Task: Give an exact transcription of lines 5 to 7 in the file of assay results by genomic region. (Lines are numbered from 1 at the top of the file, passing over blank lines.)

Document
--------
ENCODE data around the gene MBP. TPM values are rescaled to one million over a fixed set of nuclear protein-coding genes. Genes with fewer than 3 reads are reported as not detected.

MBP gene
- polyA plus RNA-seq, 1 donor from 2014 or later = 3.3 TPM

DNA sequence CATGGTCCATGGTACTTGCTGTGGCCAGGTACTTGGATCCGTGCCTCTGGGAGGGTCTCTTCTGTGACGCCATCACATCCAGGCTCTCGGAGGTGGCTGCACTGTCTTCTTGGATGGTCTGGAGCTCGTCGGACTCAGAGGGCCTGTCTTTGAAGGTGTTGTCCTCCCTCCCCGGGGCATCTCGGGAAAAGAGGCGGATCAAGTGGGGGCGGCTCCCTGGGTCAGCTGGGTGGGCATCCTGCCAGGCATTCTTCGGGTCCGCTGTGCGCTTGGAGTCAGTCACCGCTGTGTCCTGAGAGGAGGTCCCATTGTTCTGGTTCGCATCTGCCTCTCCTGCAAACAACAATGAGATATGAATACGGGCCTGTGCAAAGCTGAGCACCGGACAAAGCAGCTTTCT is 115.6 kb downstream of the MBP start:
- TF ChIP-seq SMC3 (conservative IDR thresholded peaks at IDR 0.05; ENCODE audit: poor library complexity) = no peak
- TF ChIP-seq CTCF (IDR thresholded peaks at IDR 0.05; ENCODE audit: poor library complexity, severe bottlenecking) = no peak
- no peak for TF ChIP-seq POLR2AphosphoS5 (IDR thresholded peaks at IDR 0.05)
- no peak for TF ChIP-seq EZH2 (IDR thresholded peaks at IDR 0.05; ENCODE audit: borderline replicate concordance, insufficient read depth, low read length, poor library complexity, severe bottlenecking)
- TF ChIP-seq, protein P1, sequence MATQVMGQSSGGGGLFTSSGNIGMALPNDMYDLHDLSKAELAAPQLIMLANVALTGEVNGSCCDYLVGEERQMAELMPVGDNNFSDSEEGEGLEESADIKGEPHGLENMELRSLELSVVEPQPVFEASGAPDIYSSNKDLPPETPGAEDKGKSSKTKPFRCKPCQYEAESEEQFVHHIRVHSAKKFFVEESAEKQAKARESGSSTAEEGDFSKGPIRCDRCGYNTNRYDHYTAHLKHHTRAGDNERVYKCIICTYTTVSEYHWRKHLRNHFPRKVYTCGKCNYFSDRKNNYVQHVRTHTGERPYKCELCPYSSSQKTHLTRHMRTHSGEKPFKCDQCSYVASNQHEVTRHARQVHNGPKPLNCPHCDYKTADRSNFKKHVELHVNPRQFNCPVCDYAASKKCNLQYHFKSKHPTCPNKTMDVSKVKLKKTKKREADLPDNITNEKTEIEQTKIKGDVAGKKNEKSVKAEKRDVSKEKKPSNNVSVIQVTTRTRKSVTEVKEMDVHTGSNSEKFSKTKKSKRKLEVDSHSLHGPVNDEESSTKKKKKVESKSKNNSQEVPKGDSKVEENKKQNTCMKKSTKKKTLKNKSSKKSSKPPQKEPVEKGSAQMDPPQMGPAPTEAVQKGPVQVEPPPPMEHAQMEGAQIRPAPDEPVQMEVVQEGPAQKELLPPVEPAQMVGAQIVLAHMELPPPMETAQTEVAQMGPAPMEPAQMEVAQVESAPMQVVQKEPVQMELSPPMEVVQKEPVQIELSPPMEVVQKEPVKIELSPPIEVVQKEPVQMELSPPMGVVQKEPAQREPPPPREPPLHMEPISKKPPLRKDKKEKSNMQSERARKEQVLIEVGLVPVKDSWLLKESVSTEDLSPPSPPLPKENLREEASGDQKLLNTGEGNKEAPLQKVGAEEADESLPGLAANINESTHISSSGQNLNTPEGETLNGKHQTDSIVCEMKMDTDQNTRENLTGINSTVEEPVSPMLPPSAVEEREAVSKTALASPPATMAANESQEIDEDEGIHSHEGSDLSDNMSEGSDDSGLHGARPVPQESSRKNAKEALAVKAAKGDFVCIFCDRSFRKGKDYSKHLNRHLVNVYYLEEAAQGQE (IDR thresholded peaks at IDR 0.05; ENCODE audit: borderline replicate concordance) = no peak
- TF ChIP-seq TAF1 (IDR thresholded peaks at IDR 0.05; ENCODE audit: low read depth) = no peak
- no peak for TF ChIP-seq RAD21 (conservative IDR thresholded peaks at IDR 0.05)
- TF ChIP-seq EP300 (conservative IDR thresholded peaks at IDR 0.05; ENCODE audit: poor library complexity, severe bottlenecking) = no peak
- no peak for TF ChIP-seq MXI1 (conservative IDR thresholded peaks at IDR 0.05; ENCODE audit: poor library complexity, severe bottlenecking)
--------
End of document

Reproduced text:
- TF ChIP-seq SMC3 (conservative IDR thresholded peaks at IDR 0.05; ENCODE audit: poor library complexity) = no peak
- TF ChIP-seq CTCF (IDR thresholded peaks at IDR 0.05; ENCODE audit: poor library complexity, severe bottlenecking) = no peak
- no peak for TF ChIP-seq POLR2AphosphoS5 (IDR thresholded peaks at IDR 0.05)